Running Among Reptiles


Running Among Reptiles

My third and final blog about the 2009 National Reptile Breeders’ Expo in Daytona.

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What to do with a snake with Pseudomonas?
Snake Catcher In Australia Saves Regurgitated Frog
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NRBE Daytona Reptile Expo
Crowds are always a part of the National Reptile Breeders’ Expo in Daytona.
Daytona Auction
The auction gets quite a crowd as well.
Howie Sherman shows off a very nice black-headed python.

“Running Among Reptiles”… that sounds like a Native American name. But the title of this blog refers to how I feel when I’m attending the Daytona reptile expo. True, I may not actually be running among the reptiles (though I did get some actual running in during this trip, as you know if you read my August 26 blog), but to say the pace at the expo is fast for me is a bit of an understatement.

There were some changes to the expo venue this year. The Ocean Center in Daytona Beach, where the expo has been held for the past several years, has been given a facelift. It’s got a much more polished, professional feel and look to it now. In the past the vendor booths were mostly on the main ground floor, but there were a bunch of other booths up on a second floor. This year, all the vendor booths were together on one main floor. I thought this was great for the most part. The only thing I missed was going up to the second floor to take “aerial” photos of the main floor. Photos taken from up there and looking down really enabled one to convey the size of the expo floor and the hustle and bustle. Now there is no second floor, so it’s no longer possible to take such photos. I considered at one point grabbing the big blue globe balloon that’s always floating above the Jon’s Jungle booth, untying it from its tethers and floating up to the ceiling in order to take pictures, but I didn’t want to cause a ruckus.


Down on the showroom floor things were busy as ever. This is the only time of year I get to say hi to a lot of reptile people, including some with whom I may do business over the course of a year. It’s always helpful when they’re all gathered in one place and it’s fun to go from booth to booth, checking out the latest crop of herps and chatting with people.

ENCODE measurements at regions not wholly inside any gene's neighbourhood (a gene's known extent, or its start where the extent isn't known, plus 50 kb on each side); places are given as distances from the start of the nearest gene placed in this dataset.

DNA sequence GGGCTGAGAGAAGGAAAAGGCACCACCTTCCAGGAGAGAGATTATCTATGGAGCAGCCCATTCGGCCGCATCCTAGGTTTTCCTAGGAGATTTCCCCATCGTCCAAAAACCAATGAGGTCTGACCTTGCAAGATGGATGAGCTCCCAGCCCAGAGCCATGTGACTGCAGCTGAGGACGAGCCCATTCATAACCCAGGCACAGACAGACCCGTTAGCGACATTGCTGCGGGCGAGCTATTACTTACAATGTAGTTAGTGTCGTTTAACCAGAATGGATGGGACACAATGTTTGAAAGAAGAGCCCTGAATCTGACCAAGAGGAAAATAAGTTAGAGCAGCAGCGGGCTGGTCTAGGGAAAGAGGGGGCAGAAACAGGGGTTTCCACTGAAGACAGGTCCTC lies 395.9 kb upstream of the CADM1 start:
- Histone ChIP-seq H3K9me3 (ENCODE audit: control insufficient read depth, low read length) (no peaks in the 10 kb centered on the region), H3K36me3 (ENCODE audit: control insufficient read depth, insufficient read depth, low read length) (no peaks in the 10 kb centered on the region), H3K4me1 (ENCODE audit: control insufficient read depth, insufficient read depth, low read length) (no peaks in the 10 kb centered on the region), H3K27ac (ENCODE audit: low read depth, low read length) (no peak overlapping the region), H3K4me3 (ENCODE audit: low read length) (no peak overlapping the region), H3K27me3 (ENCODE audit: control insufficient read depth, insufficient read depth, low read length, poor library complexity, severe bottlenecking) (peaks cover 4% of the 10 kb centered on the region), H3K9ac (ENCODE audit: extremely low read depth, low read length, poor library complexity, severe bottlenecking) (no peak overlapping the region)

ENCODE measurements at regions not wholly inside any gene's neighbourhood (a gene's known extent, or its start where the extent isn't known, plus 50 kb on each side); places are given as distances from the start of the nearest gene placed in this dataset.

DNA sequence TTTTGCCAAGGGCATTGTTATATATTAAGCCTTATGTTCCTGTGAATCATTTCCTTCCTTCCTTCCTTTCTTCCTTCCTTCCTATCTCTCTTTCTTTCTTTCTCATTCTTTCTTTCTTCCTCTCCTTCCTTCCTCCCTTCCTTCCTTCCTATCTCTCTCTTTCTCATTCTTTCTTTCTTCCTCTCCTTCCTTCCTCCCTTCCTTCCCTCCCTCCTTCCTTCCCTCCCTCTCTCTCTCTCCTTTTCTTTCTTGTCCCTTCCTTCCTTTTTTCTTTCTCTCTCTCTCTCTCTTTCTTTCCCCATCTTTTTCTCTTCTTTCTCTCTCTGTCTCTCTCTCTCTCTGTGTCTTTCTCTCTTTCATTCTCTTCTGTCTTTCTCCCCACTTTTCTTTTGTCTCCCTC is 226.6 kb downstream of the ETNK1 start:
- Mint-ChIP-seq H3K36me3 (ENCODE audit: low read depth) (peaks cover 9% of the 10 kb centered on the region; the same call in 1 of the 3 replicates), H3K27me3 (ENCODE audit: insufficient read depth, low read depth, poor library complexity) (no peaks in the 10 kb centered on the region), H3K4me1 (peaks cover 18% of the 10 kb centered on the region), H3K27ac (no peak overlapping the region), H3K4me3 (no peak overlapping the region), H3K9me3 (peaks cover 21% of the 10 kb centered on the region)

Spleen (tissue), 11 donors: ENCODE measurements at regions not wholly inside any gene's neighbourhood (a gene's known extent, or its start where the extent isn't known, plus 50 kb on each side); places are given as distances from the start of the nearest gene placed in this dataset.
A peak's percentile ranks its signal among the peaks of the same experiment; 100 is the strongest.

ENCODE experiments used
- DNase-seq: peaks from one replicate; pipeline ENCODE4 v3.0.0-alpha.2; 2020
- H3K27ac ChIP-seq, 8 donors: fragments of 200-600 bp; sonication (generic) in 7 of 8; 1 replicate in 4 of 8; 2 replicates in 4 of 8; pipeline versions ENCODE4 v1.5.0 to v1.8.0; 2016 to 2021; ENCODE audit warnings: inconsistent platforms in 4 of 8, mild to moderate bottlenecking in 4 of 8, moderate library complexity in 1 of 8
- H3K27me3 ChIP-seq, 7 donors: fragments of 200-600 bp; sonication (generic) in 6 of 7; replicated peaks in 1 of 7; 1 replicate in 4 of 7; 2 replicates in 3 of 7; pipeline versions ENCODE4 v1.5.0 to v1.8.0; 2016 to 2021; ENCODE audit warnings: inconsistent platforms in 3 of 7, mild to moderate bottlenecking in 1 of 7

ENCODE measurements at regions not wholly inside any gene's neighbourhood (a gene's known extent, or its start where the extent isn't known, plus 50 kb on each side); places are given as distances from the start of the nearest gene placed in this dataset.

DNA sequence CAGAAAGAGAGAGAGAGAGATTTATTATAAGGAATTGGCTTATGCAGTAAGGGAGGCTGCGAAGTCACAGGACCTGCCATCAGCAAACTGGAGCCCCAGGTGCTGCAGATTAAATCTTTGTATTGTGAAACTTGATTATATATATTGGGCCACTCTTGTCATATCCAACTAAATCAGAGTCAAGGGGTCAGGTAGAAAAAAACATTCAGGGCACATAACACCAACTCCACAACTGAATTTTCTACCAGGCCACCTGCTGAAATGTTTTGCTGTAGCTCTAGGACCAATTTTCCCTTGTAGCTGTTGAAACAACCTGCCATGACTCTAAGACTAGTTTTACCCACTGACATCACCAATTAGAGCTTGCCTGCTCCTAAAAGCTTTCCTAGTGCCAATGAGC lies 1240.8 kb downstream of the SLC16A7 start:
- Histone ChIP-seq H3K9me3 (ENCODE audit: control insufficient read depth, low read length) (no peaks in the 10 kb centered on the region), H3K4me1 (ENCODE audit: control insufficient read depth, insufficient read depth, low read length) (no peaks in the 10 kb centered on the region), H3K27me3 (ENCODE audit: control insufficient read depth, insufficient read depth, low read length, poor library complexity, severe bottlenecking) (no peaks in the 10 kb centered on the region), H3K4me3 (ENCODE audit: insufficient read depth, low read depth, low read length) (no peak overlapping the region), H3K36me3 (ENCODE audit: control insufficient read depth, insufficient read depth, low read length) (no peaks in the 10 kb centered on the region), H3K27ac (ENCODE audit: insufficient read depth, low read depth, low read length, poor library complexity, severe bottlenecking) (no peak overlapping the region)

As mentioned in my previous couple blogs, Ben Weiner, the ReptileChannel web editor, was with me this year, and we had an objective: We wanted to enlist as many people as possible for ReptileChannel’s “Herper Headshotz.” In case you haven’t seen it yet, “Herper Headshotz” is a section on the site where we feature a photo of someone within the reptile industry – it might be a reptile breeder, a manufacturer, author, artist … it could be anyone – and include some multiple choice questions for ReptileChannel visitors to choose from in trying to identify the person. Website visitors who participate get Club Reptile reward points.

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Dav Kaufman
Dav Kaufman was this year’s auctioneer.
Frog Guitar
My kinda guitar.
Herp Egg-Painting
Ostrich eggs painted with herp themes.
(c) Brian Kubicki
This photo of a male glass frog guarding an egg mass with tadpoles visible inside the eggs was especially fantastic.
Photo courtesy Brian Kubicki.
Dunk Tank
Tom Crutchfield awaits a dunking at the dunk tank.
Three Russes
The Three Russes: Russ Gurley, Russ Pearl (holding the artwork for this year’s T-shirt, which he created) and Russ Case.
Sailfin Dragon
One of Scott Corning’s beautiful sailfin dragons.

Ben and I spent a good deal of time finding willing victims, taking their photos, having them fill out questionnaires and generally pestering them. As a result — and thanks to everybody who participated — we’ve got a great crop of new Herper Headshotz that you will be able to view over the coming months. It’s a fun new section of the site and if you haven’t checked it out yet, you should. It’s a good way to get to recognize some of the prominent (and maybe not so prominent … yet) people in the business.

The animal assortment at the National Reptile Breeders’ Expo is always mesmerizing. Scott Corning’s sailfin dragons consistently draw a big crowd. Ron Tremper is always there with his latest and greatest leopard geckos; he’s got so many cool morphs I can’t remember now which one I thought was my favorite. The Chondro Coalition had a great assortment of green tree pythons, as usual. Tom Crutchfield’s albino green iguanas are ultra-cool. And there are turtles, tortoises, frogs – everything, really. There are so many herps there you would be hard pressed to not find something you’re after if you’re in the market for some new animals.

Also new this year was a charity dunk tank, courtesy of An assortment of dunkees took their place on the platform, willing to face a barrage of balls hurled toward the target that would drop them into the water below. Some of the good sports who went into the drink included Tom Crutchfield, Desiree Wong, Jeff Barringer, Kim Bell and Mr. Daytona Reptile Expo himself, Wayne Hill. Hmmm…now that I think of it, I was in a meeting when Wayne was scheduled, so I don’t know whether or not he went into the water. Does anybody else know? Please leave a comment below if so.